IMG src: thestar.com
By, Alex Knapp, Forbes Staff
NASA reports that two massive solar flares erupted from the Sun yesterday, each paired with a Coronal Mass Ejection. The two CMEs are heading towards Earth and are expected to hit in the wee hours of the morning on March 8. The first CME is travelling towards Earth at speeds greater than 1300 miles per second, and the second is travelling at about 1100 miles per second. The sun is surrounded by intense magnetic fields, which is also known as its corona. Within the corona, occasionally two magnetic fields with opposite poles will come close to each other. When that happens, just like in magnets you might have at home, they will attract each other and connect. When that connection occurs, it releases huge amounts of energy, causing the Sun to eject tons of particles in the form of plasma. That’s the Coronal Mass Ejection. CMEs are often, but not always, accompanied by solar flares, which are huge ejections of radiation from the Sun. One of the two flares that erupted yesterday was classed as a X5.4 – making it the second largest solar flare in the current solar cycle. The largest in this cycle erupted last summer.This afternoon, NASA estimated that the CMEs will collide with Earth at around 1:25 AM EST on the morning of March 8. When it collides with the Earth’s magnetic field, it will cause radioactive disruptions. Those disruptions, NASA warns, could affect high-frequency communications, interfere with GPS satellites, and could also potentially disrupt power grids. It should also create some stunning aurorae that might be visible in places that normally don’t get them.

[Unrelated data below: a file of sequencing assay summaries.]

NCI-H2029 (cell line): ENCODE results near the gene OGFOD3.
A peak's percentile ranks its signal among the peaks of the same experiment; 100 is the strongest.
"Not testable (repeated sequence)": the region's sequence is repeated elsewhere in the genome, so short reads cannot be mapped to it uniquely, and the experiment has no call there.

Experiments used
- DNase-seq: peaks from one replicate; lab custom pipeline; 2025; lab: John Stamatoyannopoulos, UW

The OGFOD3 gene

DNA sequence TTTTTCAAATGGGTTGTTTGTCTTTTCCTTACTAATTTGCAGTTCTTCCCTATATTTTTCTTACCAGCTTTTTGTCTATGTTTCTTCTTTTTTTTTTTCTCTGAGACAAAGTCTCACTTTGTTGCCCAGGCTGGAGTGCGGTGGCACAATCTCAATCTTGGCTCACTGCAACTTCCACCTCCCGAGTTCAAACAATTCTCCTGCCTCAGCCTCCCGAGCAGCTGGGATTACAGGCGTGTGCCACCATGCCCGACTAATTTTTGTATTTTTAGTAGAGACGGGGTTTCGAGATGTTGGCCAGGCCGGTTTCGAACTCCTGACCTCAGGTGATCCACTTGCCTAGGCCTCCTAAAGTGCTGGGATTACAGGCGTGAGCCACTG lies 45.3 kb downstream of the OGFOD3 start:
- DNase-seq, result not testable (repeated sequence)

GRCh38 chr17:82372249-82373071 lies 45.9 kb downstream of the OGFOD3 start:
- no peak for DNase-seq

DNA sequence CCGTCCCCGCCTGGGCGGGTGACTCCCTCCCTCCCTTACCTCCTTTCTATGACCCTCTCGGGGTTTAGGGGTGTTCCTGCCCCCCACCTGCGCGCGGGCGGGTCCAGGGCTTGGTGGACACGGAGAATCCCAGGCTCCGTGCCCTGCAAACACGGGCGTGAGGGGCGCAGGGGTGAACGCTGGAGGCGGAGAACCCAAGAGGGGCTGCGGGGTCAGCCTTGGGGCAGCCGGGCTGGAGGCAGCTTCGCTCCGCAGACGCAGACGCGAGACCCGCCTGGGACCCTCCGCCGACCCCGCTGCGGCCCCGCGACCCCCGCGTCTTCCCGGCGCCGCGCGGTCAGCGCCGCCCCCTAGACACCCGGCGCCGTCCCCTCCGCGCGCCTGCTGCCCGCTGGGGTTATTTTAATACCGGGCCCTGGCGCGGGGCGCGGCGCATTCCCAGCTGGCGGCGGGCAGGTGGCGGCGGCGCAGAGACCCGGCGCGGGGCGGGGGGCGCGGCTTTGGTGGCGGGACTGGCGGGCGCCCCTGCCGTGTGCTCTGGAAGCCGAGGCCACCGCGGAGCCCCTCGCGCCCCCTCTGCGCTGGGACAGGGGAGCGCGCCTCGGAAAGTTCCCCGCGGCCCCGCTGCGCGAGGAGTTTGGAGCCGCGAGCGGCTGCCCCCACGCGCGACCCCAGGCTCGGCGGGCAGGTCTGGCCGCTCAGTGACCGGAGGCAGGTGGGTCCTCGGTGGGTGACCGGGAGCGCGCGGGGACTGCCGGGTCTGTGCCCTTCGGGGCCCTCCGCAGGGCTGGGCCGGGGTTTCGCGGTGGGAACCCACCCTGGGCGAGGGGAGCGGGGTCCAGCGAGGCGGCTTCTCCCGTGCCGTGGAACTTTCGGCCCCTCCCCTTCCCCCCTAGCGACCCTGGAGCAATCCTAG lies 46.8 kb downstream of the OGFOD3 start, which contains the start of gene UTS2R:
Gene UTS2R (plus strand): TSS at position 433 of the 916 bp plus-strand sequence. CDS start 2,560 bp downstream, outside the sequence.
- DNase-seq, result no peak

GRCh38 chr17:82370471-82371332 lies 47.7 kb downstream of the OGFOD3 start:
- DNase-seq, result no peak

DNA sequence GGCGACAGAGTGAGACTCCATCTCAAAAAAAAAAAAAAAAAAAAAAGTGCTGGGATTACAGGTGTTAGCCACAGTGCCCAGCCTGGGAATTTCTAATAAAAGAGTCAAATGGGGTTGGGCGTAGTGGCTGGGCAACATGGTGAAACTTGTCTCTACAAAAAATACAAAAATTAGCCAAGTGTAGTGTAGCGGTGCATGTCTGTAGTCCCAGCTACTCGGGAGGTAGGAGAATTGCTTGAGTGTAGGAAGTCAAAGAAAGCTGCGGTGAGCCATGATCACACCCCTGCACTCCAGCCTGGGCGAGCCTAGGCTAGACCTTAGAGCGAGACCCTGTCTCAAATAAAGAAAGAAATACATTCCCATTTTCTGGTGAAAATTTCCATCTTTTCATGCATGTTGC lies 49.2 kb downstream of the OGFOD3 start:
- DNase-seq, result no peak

These types of flares aren’t the end of the world – bigger solar events have hit the Earth in recent years, and the harms are usually minor. There is a possibility that a powerful solar flare could cause serious harm to satellites, but such potential events are pretty rare. So if you’re out and around the time the CMEs hit, you might be lucky enough to catch an aurora, and you might not be able to post your location on Foursquare. But otherwise, life should go on pretty much as normal.
NASA has also produced a gorgeous video of the flare, which I’ve embedded below: